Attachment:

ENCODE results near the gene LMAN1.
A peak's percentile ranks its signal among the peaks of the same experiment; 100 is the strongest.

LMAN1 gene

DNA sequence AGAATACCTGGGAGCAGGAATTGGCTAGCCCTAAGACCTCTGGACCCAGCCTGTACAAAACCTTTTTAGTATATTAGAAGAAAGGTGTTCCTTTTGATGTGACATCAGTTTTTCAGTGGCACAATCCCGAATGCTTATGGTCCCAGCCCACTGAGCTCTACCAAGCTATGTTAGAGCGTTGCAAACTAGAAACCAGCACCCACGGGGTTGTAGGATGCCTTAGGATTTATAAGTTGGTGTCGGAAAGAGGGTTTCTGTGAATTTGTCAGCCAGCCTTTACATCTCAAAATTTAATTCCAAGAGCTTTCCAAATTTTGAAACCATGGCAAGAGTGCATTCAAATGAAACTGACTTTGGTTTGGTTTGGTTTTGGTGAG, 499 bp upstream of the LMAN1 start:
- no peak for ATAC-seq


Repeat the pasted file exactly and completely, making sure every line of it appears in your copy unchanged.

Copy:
ENCODE results near the gene LMAN1.
A peak's percentile ranks its signal among the peaks of the same experiment; 100 is the strongest.

LMAN1 gene

DNA sequence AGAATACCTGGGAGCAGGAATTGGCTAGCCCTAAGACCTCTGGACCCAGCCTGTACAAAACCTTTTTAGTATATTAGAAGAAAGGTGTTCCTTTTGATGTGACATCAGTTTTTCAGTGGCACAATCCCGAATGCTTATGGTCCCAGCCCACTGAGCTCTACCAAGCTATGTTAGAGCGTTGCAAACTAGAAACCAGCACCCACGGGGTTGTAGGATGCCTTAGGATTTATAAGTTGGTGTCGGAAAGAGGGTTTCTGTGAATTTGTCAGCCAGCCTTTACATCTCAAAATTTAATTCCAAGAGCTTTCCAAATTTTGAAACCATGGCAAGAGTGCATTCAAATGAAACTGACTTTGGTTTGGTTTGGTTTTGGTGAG, 499 bp upstream of the LMAN1 start:
- no peak for ATAC-seq